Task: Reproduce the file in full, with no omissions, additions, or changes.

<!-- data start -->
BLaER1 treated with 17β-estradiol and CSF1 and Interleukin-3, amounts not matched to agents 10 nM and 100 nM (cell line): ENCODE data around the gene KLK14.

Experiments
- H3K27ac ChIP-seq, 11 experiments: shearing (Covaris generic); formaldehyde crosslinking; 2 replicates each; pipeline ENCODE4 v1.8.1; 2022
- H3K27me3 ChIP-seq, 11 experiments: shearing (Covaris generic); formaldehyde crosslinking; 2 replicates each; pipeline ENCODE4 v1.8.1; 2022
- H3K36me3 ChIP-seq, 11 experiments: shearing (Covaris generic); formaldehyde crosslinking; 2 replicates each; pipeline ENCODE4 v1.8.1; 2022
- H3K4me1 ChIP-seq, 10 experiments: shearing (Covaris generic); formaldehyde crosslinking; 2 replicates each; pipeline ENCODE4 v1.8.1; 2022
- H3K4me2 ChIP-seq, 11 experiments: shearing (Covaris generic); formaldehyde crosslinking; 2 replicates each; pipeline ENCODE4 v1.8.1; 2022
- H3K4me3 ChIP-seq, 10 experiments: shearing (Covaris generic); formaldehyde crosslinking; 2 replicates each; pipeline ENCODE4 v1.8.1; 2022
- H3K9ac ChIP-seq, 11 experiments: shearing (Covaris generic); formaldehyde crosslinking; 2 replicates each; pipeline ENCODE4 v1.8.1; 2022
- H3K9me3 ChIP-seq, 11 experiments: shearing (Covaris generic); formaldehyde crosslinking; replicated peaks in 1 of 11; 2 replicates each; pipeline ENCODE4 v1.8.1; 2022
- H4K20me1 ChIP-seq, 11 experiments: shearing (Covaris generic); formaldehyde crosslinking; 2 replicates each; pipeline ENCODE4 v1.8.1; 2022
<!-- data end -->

BLaER1 treated with 17β-estradiol and CSF1 and Interleukin-3, amounts not matched to agents 10 nM and 100 nM (cell line): ENCODE data around the gene KLK14.

Experiments
- H3K27ac ChIP-seq, 11 experiments: shearing (Covaris generic); formaldehyde crosslinking; 2 replicates each; pipeline ENCODE4 v1.8.1; 2022
- H3K27me3 ChIP-seq, 11 experiments: shearing (Covaris generic); formaldehyde crosslinking; 2 replicates each; pipeline ENCODE4 v1.8.1; 2022
- H3K36me3 ChIP-seq, 11 experiments: shearing (Covaris generic); formaldehyde crosslinking; 2 replicates each; pipeline ENCODE4 v1.8.1; 2022
- H3K4me1 ChIP-seq, 10 experiments: shearing (Covaris generic); formaldehyde crosslinking; 2 replicates each; pipeline ENCODE4 v1.8.1; 2022
- H3K4me2 ChIP-seq, 11 experiments: shearing (Covaris generic); formaldehyde crosslinking; 2 replicates each; pipeline ENCODE4 v1.8.1; 2022
- H3K4me3 ChIP-seq, 10 experiments: shearing (Covaris generic); formaldehyde crosslinking; 2 replicates each; pipeline ENCODE4 v1.8.1; 2022
- H3K9ac ChIP-seq, 11 experiments: shearing (Covaris generic); formaldehyde crosslinking; 2 replicates each; pipeline ENCODE4 v1.8.1; 2022
- H3K9me3 ChIP-seq, 11 experiments: shearing (Covaris generic); formaldehyde crosslinking; replicated peaks in 1 of 11; 2 replicates each; pipeline ENCODE4 v1.8.1; 2022
- H4K20me1 ChIP-seq, 11 experiments: shearing (Covaris generic); formaldehyde crosslinking; 2 replicates each; pipeline ENCODE4 v1.8.1; 2022